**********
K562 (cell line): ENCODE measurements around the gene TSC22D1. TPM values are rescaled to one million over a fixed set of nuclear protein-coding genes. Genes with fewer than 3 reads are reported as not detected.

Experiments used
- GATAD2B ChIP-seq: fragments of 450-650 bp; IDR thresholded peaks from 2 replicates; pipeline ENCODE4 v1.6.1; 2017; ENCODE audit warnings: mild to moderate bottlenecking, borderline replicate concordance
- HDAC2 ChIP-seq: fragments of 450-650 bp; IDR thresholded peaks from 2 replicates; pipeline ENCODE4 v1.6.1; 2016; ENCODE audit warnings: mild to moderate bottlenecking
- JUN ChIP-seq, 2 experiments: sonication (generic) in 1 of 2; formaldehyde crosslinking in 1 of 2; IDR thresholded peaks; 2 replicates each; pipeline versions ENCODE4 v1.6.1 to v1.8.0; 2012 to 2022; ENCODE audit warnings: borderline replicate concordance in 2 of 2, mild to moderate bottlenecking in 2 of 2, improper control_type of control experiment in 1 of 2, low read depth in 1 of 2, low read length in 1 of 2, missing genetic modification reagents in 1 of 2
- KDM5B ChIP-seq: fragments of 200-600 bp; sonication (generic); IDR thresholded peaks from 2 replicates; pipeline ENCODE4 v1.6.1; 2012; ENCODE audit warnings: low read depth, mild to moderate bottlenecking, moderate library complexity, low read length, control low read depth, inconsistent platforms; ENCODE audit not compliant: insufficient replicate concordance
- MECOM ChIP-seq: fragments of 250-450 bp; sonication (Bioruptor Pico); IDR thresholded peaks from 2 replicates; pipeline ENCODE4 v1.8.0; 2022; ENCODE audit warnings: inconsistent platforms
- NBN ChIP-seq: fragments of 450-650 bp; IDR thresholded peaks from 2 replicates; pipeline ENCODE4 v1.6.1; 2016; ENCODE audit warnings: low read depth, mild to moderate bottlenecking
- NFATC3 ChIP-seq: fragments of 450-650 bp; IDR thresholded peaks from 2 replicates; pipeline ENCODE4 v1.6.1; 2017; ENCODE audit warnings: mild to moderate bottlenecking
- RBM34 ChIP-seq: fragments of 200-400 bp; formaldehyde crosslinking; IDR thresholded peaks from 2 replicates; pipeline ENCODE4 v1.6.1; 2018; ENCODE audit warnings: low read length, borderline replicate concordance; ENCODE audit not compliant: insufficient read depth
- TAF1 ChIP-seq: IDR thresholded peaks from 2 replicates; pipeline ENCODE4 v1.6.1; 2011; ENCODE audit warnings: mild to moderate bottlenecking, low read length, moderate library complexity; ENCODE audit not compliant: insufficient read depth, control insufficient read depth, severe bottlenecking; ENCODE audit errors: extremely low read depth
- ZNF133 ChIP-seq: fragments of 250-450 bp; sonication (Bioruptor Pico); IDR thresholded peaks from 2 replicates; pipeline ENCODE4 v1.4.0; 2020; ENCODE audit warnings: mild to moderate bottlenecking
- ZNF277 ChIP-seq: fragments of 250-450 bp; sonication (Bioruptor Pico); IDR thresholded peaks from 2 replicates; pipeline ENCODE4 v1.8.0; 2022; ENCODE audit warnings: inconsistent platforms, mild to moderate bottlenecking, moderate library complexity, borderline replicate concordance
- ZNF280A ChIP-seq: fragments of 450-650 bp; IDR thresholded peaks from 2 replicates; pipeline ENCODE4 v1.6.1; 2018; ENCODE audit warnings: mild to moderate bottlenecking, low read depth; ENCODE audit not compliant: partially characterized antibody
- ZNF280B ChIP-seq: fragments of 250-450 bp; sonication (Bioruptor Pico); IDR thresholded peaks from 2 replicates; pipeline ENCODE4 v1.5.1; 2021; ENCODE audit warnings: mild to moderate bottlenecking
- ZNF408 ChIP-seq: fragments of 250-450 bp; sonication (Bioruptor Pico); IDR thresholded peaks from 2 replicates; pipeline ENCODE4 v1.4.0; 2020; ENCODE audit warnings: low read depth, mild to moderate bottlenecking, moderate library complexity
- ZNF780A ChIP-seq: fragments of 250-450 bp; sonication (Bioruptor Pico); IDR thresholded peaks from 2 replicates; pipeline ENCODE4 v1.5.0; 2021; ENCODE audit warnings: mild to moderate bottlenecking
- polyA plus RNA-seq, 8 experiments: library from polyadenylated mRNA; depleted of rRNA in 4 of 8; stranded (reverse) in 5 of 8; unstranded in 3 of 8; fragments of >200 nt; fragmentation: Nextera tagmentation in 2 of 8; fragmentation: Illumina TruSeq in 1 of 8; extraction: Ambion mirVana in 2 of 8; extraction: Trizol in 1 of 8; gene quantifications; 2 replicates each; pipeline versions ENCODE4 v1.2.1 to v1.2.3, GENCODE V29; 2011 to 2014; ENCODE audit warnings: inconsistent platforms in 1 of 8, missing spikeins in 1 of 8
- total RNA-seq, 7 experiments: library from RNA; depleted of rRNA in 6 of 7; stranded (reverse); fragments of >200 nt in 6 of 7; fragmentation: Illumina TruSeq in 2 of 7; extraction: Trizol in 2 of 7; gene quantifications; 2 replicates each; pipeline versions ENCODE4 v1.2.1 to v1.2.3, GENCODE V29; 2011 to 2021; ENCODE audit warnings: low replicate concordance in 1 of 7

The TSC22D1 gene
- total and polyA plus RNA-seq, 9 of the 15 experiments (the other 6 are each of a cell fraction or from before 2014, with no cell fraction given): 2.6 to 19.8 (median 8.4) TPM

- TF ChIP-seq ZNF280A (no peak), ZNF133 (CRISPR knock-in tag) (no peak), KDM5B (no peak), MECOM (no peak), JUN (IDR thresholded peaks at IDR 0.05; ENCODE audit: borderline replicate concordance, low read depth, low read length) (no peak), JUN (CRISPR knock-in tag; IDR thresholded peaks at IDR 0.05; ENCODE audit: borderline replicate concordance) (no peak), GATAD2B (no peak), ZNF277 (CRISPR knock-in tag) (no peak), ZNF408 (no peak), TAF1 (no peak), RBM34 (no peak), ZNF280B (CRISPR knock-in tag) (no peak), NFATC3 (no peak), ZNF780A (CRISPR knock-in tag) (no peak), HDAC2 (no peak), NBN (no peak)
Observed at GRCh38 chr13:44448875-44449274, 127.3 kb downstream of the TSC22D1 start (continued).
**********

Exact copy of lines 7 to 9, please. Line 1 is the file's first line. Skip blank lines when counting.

- MECOM ChIP-seq: fragments of 250-450 bp; sonication (Bioruptor Pico); IDR thresholded peaks from 2 replicates; pipeline ENCODE4 v1.8.0; 2022; ENCODE audit warnings: inconsistent platforms
- NBN ChIP-seq: fragments of 450-650 bp; IDR thresholded peaks from 2 replicates; pipeline ENCODE4 v1.6.1; 2016; ENCODE audit warnings: low read depth, mild to moderate bottlenecking
- NFATC3 ChIP-seq: fragments of 450-650 bp; IDR thresholded peaks from 2 replicates; pipeline ENCODE4 v1.6.1; 2017; ENCODE audit warnings: mild to moderate bottlenecking